Discourse Production

Narrative production requires that the speaker (or writer) produce a sequence of sentences that is coherent and comprehensible to the conversational partner (or the reader). The speaker has to be able to keep in mind what has already been stated and what remains to be stated and have some plan regarding the order in which information should be presented. Thus, in order to study narrative, measures beyond those of the individual phrase or sentence must be used in order to determine whether speakers are producing coherent narratives. Measures such as the overlap in propositions between utterances and the use of appropriate anaphors have been employed. Researchers may elicit target narratives by having the subjects view pictures or films and then asking the subject to tell the story of what happened. In such cases, the subjects' production can be assessed regarding whether the major elements of the story are present (such as introduction of people and situation, discussion of sequence of events and complication of the events, and resolution of the complication). Other measures can be used that assess whether the speaker uses vocabulary appropriate to the target audience and provides enough information, given the listener's knowledge, to allow for appropriate inferences.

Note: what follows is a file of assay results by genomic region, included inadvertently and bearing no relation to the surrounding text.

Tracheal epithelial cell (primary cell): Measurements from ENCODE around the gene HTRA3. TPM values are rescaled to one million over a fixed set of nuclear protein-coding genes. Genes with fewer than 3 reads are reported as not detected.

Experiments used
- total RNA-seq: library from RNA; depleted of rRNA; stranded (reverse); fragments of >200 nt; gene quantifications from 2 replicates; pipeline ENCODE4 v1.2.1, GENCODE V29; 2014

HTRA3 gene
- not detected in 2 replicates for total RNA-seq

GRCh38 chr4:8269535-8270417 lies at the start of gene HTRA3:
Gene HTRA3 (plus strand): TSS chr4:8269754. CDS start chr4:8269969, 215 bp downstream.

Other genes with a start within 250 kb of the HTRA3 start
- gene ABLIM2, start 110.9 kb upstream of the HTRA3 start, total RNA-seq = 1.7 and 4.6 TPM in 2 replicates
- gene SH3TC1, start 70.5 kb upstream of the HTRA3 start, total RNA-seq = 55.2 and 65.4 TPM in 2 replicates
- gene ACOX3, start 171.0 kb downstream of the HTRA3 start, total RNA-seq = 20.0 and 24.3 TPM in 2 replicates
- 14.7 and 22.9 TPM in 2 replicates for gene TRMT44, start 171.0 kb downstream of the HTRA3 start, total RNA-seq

Breaking Bulimia

Breaking Bulimia

We have all been there: turning to the refrigerator if feeling lonely or bored or indulging in seconds or thirds if strained. But if you suffer from bulimia, the from time to time urge to overeat is more like an obsession.

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